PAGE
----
Mass Poisonings Devastate African Wildlife, Incite “Urgent Measures”

The recent mass poisoning of vultures has prompted the Namibian Ministry of Environment and Tourism to propose urgent legislation that would ban over-the-counter sales of poisons and pesticides. (Read more: Elephant Poachers Poison Hundreds of Vultures to Evade Authorities)

Further investigations have revealed that over 1,000 vultures may have perished in this single incident.  While this action on the part of the Namibian government is to be applauded, other poisoning incidents indicate the need for urgent continent-wide measures to combat the widespread use of poisons and pesticides to kill wildlife.

White-backed vulture dying from poisoning. Photo by S. Thomsett
White-backed vulture dying from poisoning. Photo by S. Thomsett

Just this month the poisoning of 87 elephants in Hwange National Park, Zimbabwe made international headlines.  The authorities reported that the salt pans that the elephants rely on were laced with cyanide.  The latest update indicates that six men have been arrested with a cache of tusks.

Sadly these are not isolated incidents.

Toxic pesticides (e.g. carbofuran, strychnine) are often used to kill any animal deemed a nuisance.  Nuisance animals include lions, hyenas, eagles, crocodiles, dogs, and even squirrels.  The illegal poisoning of wildlife is certainly not endemic to Africa- it happens almost everywhere.  But it’s the scale of the poisoning, which as one of my colleagues recently noted is ‘a holocaust on the entire animal Kingdom’.

The poisoning is not limited to killing nuisance animals and poaching elephants for ivory.  It is used to procure food such as fish and birds.  It is believed if these are properly roasted there are no ill effects on human health.

Poisoned Open-billed storks being collected for sale. Photo by M. Odino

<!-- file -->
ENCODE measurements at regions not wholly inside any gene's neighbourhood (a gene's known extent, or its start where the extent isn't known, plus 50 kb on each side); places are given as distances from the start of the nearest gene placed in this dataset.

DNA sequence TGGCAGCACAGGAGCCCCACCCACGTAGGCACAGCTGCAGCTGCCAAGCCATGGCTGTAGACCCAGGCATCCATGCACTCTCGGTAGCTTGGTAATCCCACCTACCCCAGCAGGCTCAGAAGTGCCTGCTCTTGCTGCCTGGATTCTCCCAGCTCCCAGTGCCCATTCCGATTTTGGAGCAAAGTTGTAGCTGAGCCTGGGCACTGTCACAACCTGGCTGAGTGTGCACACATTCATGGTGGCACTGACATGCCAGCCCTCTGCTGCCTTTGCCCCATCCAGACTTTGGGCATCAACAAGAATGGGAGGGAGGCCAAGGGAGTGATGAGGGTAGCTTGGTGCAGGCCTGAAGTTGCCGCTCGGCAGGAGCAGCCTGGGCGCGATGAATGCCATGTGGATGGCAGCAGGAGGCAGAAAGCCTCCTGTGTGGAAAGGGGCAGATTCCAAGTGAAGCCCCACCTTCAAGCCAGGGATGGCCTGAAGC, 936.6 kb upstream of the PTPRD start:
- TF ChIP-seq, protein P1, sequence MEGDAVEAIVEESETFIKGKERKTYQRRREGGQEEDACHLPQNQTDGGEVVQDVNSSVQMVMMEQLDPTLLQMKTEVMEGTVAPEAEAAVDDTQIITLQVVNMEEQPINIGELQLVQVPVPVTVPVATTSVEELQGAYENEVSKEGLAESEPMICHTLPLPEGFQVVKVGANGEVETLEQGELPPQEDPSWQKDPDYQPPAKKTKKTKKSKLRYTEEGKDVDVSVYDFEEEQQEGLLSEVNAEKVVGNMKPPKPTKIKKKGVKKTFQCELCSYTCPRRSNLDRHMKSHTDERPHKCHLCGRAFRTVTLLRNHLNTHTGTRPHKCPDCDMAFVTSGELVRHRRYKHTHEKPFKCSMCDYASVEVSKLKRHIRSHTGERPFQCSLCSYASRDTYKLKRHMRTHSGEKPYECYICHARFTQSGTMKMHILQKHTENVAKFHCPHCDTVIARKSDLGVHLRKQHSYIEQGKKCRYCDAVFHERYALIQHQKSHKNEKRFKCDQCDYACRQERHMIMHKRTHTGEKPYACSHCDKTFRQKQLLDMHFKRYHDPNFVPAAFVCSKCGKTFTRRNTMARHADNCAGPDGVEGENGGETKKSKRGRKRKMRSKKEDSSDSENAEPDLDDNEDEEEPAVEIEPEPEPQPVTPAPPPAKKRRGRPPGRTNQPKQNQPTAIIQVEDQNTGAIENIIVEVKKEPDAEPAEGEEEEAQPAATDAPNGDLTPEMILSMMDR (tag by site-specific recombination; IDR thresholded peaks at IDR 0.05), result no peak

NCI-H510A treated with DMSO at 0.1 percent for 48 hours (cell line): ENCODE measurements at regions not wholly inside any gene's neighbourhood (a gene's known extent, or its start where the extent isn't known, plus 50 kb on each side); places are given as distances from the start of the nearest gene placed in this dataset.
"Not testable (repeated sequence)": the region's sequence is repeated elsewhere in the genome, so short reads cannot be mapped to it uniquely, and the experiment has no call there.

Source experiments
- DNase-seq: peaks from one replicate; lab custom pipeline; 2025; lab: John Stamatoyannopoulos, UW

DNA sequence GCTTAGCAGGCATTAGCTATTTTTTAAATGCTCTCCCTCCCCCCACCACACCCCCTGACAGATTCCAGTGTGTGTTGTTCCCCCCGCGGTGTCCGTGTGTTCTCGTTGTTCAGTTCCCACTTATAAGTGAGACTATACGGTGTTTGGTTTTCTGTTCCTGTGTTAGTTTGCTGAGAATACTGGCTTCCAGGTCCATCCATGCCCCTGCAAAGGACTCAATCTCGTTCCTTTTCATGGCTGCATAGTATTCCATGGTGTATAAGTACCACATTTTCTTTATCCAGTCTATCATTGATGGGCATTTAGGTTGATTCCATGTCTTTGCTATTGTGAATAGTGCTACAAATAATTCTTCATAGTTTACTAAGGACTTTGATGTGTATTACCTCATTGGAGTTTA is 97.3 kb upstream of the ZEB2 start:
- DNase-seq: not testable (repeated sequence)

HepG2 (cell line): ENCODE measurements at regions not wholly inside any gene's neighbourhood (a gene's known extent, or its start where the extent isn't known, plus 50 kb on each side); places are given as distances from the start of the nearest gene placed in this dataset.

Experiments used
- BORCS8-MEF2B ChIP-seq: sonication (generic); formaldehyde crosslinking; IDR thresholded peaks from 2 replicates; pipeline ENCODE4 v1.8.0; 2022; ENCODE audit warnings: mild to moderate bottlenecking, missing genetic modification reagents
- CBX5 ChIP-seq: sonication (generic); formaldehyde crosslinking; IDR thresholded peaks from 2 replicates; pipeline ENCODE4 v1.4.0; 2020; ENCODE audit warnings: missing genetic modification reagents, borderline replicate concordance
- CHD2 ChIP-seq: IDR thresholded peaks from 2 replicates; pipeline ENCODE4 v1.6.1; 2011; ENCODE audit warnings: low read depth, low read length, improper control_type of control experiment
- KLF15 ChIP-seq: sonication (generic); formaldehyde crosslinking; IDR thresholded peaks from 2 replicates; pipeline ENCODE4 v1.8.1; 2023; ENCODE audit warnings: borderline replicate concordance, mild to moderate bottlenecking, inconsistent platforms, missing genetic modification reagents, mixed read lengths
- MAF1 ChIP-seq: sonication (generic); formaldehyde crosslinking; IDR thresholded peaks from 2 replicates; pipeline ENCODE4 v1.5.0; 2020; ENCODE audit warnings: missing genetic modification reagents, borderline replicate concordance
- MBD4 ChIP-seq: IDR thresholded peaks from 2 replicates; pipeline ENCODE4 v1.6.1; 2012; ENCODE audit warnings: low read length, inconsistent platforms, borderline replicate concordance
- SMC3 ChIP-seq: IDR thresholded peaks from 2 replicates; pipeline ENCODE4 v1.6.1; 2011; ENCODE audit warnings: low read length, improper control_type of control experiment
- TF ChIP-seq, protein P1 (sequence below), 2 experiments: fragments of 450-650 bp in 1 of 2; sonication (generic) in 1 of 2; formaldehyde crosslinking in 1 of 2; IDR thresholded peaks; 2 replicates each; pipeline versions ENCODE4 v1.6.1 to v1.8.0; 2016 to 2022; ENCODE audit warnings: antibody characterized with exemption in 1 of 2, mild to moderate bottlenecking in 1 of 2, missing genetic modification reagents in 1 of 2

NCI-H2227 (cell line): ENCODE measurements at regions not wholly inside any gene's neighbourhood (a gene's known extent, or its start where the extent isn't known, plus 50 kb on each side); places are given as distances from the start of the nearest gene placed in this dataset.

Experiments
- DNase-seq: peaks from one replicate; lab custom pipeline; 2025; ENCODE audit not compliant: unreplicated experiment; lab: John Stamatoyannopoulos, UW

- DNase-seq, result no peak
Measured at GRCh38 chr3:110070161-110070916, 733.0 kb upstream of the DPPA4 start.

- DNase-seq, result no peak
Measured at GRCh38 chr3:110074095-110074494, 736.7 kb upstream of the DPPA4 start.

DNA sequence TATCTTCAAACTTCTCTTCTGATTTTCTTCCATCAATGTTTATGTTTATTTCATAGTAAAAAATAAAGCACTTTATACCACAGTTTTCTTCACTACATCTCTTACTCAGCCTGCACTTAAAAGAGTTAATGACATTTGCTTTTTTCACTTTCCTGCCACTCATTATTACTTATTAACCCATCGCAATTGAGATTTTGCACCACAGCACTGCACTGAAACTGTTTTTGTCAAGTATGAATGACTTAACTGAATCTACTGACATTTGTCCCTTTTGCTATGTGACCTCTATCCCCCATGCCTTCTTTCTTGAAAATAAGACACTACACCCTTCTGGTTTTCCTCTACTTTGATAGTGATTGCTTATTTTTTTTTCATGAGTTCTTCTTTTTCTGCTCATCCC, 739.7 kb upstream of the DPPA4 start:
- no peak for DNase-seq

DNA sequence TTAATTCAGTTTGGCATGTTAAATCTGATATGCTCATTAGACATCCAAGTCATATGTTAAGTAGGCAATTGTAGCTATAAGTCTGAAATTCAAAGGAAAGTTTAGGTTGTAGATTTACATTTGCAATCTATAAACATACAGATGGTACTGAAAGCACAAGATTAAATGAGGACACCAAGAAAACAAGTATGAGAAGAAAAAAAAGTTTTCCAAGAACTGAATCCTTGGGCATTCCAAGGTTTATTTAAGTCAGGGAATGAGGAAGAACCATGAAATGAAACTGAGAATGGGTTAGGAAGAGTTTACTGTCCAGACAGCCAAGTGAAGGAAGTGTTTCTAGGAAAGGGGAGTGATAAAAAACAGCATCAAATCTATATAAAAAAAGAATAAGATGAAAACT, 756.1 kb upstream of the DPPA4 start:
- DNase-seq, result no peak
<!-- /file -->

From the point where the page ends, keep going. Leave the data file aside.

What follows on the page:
Poisoned Open-billed storks being collected for sale. Photo by M. Odino

The reality in Africa is that there are many people who have far greater concerns than for wildlife and for conservation to succeed we must understand the needs of people.  But wildlife poisoning cannot be one of the solutions.

Let the actions of the Namibian government speak loudly and be heard.  We need other African governments to urgently address the serious issue of wildlife poisoning as it is not only affects wildlife, but people, and the environments we all share.

NEXTElephant Poachers Poison Hundreds of Vultures to Evade Authorities

Darcy has worked for The Peregrine Fund’s Africa Program since 2010 and is based in central Kenya. Most of her current work focuses on the conservation of vultures and owls. She is particularly passionate about ending the scourge of wildlife poisoning and stopping the illegal trafficking of owl eggs for belief-based uses in East Africa. Prior to joining The Peregrine Fund she undertook a post-doctoral fellowship with the Smithsonian Institution based at Mpala Research Centre, Kenya. She has studied Mackinder’s Eagle Owls in central Kenya and conducted other research on birds and rodents. She volunteered for the Peace Corps in Niger in 1995 and got her start studying wildlife as a Bald Eagle Nestwatcher for New York State’s Department of Environmental Conservation. She came to Kenya in 2000 where she has lived ever since. Before moving to Kenya she was an avid skier and ice hockey player, now she spends her free time swimming, birding, and hiking and exploring Africa’s mountains with her son. She’s actively involved in a host of local conservation issues as a member of Nature Kenya’s Bird Committee and the Kenya Wildlife Service Bird Taskforce.

About the Blog

Researchers, conservationists, and others share stories, insights and ideas about Our Changing Planet, Wildlife & Wild Spaces, and The Human Journey. More than 50,000 comments have been added to 10,000 posts. Explore the list alongside to dive deeper into some of the most popular categories of the National Geographic Society’s conversation platform Voices.

Opinions are those of the blogger and/or the blogger’s organization, and not necessarily those of the National Geographic Society. Posters of blogs and comments are required to observe National Geographic’s community rules and other terms of service.

Voices director: David Braun (dbraun@ngs.org)

Social Media